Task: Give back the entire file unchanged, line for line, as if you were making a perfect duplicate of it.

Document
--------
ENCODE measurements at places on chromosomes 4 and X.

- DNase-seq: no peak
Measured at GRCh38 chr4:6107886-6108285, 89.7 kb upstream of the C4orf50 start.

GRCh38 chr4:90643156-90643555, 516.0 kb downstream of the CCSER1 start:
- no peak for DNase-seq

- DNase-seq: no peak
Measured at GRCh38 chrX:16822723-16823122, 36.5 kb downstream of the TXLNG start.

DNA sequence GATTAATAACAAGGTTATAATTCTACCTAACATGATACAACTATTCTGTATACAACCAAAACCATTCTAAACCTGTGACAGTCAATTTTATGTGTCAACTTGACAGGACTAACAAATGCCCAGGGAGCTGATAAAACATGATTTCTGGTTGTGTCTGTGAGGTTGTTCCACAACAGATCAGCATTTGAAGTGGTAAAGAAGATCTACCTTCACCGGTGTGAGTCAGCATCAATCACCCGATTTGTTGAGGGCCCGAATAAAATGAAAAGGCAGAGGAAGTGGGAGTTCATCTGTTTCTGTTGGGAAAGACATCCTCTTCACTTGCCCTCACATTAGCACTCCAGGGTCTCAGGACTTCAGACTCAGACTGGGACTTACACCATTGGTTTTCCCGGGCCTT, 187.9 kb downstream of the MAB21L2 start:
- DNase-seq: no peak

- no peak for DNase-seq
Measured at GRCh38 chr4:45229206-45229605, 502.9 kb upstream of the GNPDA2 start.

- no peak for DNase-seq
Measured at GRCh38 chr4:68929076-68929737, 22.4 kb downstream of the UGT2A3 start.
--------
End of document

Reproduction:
ENCODE measurements at places on chromosomes 4 and X.

- DNase-seq: no peak
Measured at GRCh38 chr4:6107886-6108285, 89.7 kb upstream of the C4orf50 start.

GRCh38 chr4:90643156-90643555, 516.0 kb downstream of the CCSER1 start:
- no peak for DNase-seq

- DNase-seq: no peak
Measured at GRCh38 chrX:16822723-16823122, 36.5 kb downstream of the TXLNG start.

DNA sequence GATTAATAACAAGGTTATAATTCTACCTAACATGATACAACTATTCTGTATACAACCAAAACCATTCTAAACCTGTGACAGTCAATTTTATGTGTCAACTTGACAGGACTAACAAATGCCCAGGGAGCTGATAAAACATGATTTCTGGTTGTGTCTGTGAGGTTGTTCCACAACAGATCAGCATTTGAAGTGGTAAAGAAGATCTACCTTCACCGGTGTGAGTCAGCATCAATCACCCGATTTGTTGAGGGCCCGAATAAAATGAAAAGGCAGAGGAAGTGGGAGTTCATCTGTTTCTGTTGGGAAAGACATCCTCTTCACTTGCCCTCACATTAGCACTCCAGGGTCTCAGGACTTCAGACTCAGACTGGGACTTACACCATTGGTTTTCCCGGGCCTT, 187.9 kb downstream of the MAB21L2 start:
- DNase-seq: no peak

- no peak for DNase-seq
Measured at GRCh38 chr4:45229206-45229605, 502.9 kb upstream of the GNPDA2 start.

- no peak for DNase-seq
Measured at GRCh38 chr4:68929076-68929737, 22.4 kb downstream of the UGT2A3 start.